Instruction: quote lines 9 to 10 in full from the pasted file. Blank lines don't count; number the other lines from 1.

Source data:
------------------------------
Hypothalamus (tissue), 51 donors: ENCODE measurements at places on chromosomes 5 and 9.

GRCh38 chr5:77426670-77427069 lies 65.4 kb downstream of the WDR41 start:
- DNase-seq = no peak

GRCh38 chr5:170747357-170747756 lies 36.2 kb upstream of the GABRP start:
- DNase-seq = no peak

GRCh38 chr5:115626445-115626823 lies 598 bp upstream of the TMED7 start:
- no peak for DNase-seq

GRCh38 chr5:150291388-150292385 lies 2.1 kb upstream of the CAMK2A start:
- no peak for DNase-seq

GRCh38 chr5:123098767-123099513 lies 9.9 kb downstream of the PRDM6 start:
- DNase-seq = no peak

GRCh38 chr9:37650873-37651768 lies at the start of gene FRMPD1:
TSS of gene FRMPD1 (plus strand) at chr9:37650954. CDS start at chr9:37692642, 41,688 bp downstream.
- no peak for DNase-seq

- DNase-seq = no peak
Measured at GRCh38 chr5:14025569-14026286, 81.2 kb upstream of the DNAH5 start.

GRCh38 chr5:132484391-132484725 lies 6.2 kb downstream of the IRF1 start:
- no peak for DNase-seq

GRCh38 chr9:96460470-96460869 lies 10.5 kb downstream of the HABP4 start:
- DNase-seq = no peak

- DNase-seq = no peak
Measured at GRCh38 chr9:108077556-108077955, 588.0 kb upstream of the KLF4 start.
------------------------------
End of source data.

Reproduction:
- no peak for DNase-seq

GRCh38 chr5:123098767-123099513 lies 9.9 kb downstream of the PRDM6 start: